Updated: Mar 4
Arctic Wolf has released its 2022 Cybersecurity Trends Report based on findings from a recent global survey of more than 300 global security leaders and insight from the Company’s cloud-based security operations platform.
Arctic Wolf’s 2022 Cybersecurity Trends Report provides insight into the current and future state of cybersecurity teams as they attempt to move their security programs forward while dealing with an ever-evolving threat environment. The research findings show that a multitude of perennial security challenges continue to hamper organizations in accomplishing their security objectives in 2022.
Persistent Weaknesses Trump Novel Attack Methods as Top Security Concerns
Ongoing security concerns such as ransomware, phishing and vulnerabilities don’t just monopolize headlines, they’re taking up security professionals’ headspace, too. Defending incessant threats from attackers with far more resources feels like a lost cause. Shifting security strategies to operationalize resources, optimize talent and weaponize defenses is the way forward to deterring attackers and minimizing risk.
70% of new Arctic Wolf customers surveyed were found to have existing latent threats at onboarding;
81% of respondents rated vulnerabilities and unknown misconfigurations as the biggest security concerns within their environments;
50% of organizations that responded said their security budget in 2022 is insufficient to achieve their security goals; and
30% of organizations with cyber insurance who were surveyed say their policies went up in cost or were cancelled outright in 2021, while 35% of organizations surveyed currently operate without any form of cyber insurance.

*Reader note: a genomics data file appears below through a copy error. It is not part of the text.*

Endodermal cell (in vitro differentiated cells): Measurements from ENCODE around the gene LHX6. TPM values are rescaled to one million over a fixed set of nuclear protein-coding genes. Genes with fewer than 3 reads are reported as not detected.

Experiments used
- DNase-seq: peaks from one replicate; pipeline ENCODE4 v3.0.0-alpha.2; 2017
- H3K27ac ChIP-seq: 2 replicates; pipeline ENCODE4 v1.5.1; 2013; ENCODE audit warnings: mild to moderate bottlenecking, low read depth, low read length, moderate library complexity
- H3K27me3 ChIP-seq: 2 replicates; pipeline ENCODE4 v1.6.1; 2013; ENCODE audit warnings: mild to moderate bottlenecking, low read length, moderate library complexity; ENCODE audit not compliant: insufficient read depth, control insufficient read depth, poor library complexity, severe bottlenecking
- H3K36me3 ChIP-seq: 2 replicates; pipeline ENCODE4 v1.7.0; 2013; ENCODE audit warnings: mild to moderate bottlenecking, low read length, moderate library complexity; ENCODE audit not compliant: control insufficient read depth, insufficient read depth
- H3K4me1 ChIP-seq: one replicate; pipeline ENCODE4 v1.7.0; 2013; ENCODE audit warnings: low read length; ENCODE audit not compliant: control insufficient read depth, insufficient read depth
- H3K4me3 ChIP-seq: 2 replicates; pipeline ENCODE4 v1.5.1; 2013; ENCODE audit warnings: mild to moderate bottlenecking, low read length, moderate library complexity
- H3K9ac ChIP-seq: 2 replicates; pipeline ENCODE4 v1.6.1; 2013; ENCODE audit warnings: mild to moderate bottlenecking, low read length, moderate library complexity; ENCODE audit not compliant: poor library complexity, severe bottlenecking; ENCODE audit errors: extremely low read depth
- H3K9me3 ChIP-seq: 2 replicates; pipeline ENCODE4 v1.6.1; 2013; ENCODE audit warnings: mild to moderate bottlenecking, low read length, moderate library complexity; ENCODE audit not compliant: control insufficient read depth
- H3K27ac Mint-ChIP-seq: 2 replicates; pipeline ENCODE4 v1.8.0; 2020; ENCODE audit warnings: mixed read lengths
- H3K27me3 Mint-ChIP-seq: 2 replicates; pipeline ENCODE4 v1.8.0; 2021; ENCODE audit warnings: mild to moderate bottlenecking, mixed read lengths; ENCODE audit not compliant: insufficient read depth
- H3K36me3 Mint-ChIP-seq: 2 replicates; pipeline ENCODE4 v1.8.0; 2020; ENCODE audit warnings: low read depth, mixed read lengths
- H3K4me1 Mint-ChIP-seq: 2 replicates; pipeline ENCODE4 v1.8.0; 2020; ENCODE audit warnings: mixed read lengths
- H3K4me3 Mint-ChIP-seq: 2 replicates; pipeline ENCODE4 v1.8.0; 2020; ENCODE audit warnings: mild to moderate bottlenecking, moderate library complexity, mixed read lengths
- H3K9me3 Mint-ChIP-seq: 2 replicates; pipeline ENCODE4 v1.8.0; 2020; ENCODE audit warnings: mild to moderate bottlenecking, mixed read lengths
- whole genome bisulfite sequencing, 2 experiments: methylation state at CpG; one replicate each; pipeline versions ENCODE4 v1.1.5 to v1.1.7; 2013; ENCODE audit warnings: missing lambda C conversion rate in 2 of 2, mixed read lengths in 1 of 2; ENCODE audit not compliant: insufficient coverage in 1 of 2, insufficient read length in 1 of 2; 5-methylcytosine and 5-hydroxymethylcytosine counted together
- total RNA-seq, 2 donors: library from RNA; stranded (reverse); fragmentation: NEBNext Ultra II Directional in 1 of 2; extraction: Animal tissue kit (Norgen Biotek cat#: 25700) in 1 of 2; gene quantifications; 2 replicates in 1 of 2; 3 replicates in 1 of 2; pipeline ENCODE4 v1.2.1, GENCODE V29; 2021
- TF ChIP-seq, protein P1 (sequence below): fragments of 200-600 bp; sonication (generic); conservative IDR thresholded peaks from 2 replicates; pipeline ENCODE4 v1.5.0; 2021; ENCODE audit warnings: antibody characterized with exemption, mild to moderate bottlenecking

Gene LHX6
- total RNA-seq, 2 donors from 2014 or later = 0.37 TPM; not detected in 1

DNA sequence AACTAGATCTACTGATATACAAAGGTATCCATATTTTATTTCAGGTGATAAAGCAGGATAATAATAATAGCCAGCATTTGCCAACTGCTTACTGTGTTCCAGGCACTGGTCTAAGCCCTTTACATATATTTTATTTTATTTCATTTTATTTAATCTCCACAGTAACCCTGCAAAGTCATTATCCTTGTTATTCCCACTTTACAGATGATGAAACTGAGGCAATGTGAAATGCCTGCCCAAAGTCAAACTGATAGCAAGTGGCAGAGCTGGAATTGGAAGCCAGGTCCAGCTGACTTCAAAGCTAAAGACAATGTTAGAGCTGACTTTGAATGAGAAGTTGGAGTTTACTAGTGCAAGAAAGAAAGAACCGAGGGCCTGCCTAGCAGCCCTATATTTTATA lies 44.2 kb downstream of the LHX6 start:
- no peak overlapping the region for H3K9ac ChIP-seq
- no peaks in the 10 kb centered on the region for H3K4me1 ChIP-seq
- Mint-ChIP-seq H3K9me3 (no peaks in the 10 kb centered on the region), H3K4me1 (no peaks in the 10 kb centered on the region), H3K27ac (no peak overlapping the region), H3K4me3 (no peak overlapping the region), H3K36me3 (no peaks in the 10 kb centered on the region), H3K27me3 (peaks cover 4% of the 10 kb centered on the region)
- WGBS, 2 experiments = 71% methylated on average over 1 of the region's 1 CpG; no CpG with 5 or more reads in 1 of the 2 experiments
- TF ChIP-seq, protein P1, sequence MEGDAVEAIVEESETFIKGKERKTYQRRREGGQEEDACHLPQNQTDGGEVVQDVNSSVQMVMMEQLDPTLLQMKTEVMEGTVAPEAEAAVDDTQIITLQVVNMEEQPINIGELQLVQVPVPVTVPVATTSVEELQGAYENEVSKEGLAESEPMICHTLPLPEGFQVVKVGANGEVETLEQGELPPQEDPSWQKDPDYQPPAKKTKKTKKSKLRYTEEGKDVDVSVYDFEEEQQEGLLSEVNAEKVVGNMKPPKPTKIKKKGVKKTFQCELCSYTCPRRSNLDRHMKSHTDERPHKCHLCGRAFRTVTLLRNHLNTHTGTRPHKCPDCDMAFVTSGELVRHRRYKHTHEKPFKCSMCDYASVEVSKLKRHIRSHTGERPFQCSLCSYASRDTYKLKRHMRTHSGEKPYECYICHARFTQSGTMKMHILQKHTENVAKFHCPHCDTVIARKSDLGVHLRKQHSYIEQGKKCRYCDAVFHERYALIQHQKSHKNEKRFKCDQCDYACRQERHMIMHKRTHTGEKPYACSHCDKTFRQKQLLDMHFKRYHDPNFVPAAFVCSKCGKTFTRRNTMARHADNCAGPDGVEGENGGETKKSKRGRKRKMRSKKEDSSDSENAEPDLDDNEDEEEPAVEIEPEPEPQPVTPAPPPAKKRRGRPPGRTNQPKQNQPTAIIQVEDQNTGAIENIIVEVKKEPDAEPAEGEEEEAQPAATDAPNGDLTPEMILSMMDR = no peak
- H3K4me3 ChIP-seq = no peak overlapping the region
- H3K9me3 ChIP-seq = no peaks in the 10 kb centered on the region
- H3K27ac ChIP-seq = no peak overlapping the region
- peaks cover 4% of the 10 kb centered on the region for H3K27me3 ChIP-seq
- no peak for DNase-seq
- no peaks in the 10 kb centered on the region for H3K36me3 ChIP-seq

The Great Resignation Widens the Cybersecurity Skills Gap
Finding, training, and retaining cybersecurity talent has long been a challenge for most organizations, but as 2021 saw the rise of the “Great Resignation” across many industries, IT and security leaders continued to face significant hiring hurdles.
80% of organizations surveyed state they have not been able to fulfill their target headcounts for security staff;
76% of respondents say that their primary obstacle for achieving their cybersecurity objectives is either the struggle to hire staff or the lack of expertise within current staff; and
44% of organizations surveyed do not have any staff members assigned to security as their full-time or primary function.
Cloud Adoption Is Outpacing Cloud Security
The rate of public and private cloud adoption is quickly exceeding the internal capabilities of organizations to secure their cloud environments even when adopting shared responsibility models.
47% of all incidents investigated by Arctic Wolf include at least one cloud component;
Only 19% of organizations surveyed are using cloud security posture management (CSPM) as a way of securing their cloud resources; and
Of the organizations surveyed that lack CSPSM capabilities, only 22% currently have plans in place to add it to their security program.
“In a time of rapidly advancing technologies, emerging threats and adversary groups, and a growing attack landscape dominating news headlines, it is executing on security fundamentals and dealing with perennial threats that continue to be top of mind for IT and security leaders looking to better secure their organizations,” said Ian McShane, Field CTO, Arctic Wolf. “Companies that can rely on a mature security operations practice in 2022 will find themselves more secure, more resilient, and better able to adapt to the multitude of internal and external risk factors.”